(8.) Heinonen PK. Unicornuate uterus and reproductive horn. Fertil steril 1997; 68: 224.

Sanjay Kumar C [1], Deepthi H. R [2], Pradeep M. R [3], Lalitha Shivanna [4]


[1.] Sanjay Kumar C.

[2.] Deepthi H. R.

[3.] Pradeep M. R.

[4.] Lalitha Shivanna


[1.] Assistant Professor, Department of Obstetrics and Gynaecology, Mandya Institute of Medical Sciences (MIMS), Mandya.

[2.] Junior Resident, Department of Obstetrics and Gynaecology, Mandya Institute of Medical Sciences (MIMS), Mandya.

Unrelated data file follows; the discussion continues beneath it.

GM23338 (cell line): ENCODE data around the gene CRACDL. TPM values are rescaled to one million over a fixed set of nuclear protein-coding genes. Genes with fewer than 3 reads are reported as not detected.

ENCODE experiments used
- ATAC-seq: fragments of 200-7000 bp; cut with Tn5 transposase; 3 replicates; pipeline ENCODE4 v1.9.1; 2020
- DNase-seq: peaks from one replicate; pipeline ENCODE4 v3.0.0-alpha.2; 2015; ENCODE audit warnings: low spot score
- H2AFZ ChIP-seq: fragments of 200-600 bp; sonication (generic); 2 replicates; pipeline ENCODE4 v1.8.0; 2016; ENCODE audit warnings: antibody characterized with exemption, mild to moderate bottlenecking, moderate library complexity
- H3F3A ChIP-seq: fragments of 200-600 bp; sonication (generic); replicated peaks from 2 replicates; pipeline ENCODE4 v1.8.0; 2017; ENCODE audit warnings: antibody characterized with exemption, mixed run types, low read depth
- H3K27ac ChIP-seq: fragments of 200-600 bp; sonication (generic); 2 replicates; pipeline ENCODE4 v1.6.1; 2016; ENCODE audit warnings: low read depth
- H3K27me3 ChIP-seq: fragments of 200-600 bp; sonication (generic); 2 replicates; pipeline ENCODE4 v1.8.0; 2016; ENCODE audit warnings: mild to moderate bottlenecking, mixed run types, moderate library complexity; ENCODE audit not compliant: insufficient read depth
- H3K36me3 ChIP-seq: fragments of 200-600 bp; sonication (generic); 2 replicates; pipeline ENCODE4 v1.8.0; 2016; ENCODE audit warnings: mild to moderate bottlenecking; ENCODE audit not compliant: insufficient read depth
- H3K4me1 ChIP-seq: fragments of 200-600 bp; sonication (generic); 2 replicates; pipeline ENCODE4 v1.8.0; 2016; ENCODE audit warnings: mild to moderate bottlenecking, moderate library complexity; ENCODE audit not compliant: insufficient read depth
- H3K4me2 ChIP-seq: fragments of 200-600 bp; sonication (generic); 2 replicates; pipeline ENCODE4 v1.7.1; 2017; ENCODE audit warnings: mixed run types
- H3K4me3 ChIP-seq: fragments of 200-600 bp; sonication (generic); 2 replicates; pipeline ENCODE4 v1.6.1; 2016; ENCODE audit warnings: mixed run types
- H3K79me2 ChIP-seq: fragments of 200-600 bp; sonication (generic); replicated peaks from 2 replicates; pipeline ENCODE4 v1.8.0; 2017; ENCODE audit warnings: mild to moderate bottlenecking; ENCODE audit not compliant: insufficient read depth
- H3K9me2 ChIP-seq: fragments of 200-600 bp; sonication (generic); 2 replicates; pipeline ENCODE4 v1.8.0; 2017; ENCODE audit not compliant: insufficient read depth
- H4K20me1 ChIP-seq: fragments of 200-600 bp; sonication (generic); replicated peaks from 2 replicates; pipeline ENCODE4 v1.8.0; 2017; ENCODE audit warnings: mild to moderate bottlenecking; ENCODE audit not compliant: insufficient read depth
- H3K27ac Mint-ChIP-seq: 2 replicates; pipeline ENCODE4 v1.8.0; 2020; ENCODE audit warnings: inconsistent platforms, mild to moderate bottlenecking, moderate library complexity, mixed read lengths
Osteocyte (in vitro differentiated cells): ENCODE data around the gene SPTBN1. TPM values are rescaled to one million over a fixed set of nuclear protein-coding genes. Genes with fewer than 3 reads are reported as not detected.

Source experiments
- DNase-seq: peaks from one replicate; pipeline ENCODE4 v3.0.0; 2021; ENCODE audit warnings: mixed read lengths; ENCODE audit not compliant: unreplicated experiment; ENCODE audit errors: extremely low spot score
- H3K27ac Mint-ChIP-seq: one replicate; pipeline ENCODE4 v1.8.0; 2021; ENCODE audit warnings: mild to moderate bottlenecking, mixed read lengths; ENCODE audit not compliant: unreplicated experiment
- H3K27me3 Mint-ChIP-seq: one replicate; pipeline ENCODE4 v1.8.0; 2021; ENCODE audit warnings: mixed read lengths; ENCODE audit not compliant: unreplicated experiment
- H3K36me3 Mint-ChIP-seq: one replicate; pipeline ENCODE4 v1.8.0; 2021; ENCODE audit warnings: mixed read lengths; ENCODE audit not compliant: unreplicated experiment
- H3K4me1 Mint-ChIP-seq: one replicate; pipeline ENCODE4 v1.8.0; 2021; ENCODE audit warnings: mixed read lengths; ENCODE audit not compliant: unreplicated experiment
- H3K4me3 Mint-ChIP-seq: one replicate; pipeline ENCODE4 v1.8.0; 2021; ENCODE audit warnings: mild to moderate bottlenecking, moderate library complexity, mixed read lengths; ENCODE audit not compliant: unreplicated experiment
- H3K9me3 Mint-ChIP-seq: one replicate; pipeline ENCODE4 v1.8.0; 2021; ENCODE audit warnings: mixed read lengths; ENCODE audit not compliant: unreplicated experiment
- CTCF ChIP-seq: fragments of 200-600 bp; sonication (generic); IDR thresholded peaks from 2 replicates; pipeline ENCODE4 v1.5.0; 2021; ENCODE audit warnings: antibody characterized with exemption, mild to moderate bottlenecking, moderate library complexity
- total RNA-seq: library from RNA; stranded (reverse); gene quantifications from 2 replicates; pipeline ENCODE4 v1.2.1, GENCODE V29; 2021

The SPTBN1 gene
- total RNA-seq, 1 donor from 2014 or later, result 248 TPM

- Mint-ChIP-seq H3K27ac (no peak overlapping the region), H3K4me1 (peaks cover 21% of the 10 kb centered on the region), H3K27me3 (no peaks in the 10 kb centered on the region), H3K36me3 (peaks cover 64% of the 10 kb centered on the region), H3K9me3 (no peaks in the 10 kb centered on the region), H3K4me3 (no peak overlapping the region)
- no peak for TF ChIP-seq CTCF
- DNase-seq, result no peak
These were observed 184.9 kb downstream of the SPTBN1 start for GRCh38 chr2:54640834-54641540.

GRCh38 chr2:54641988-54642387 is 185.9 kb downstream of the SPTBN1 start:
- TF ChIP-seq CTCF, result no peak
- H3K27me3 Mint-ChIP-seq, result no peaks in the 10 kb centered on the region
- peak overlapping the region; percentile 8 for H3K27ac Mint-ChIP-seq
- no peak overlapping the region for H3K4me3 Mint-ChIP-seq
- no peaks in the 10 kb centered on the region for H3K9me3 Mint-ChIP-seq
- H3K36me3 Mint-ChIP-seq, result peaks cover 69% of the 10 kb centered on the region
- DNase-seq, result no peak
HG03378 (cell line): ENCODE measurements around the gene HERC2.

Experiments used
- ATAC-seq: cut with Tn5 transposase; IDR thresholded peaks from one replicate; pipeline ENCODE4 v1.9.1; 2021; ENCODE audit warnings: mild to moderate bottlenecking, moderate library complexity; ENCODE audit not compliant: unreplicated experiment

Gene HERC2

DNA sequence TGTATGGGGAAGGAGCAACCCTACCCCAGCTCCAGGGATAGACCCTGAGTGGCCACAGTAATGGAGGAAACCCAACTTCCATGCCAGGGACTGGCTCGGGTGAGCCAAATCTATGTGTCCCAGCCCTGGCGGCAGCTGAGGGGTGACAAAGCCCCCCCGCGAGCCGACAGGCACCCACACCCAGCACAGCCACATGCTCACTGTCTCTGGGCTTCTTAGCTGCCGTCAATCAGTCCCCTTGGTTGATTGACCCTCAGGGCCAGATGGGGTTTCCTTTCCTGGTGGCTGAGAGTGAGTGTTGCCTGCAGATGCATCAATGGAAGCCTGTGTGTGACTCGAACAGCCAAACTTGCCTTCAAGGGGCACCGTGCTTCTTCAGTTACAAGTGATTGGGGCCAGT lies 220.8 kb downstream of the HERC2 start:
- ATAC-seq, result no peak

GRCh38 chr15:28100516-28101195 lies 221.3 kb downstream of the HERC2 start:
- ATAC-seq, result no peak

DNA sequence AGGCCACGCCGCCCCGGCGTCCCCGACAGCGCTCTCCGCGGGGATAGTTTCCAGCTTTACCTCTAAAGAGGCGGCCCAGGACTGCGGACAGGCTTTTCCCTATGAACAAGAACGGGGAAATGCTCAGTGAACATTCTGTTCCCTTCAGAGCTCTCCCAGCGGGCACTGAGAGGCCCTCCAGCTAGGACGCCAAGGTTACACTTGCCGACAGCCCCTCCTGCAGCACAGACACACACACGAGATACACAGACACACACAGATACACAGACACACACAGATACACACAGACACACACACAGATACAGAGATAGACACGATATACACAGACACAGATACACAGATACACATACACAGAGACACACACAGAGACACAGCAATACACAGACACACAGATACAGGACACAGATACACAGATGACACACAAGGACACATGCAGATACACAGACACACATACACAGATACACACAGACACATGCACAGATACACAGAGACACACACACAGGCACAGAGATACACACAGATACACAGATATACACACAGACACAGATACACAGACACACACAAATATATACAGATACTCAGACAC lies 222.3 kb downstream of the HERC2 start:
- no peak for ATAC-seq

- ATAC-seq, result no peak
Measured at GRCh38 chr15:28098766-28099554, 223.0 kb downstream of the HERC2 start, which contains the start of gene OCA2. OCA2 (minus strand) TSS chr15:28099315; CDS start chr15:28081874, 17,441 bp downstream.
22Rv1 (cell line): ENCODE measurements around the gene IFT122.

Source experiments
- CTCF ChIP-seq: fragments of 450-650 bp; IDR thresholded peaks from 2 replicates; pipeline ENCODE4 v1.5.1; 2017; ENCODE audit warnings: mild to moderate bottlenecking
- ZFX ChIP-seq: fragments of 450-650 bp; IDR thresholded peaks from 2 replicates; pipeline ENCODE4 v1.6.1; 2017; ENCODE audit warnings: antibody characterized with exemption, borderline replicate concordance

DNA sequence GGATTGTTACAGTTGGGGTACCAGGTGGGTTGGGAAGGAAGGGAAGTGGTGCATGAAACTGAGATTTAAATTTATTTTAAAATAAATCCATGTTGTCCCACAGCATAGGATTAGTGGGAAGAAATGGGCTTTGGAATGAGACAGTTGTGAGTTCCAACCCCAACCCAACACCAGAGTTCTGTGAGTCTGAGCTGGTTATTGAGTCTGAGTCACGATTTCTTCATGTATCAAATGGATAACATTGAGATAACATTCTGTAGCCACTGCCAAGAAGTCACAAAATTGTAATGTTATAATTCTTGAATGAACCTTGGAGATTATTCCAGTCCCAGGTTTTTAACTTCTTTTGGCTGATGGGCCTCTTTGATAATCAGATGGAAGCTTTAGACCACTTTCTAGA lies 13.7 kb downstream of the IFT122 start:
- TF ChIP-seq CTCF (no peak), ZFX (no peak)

[3.] Assistant Professor, Department of Obstetrics and Gynaecology, Mandya Institute of Medical Sciences (MIMS), Mandya

[4.] Professor, Department of Obstetrics and Gynaecology, Mandya Institute of Medical Sciences (MIMS), Mandya.


Dr. Lalitha Shivanna, Professor, Department of Obstetrics and Gynaecology, Mandya Institute of Medical Sciences (MIMS), Mandya.


Date of Submission: 08/03/2014.

Date of Peer Review: 10/03/2014.

Date of Acceptance: 19/03/2014.

Date of Publishing: 01/04/2014.
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Title Annotation:CASE REPORT
Author:C., Sanjay Kumar; R., Deepthi H.; R., Pradeep M.; Shivanna, Lalitha
Publication:Journal of Evolution of Medical and Dental Sciences
Article Type:Case study
Date:Apr 7, 2014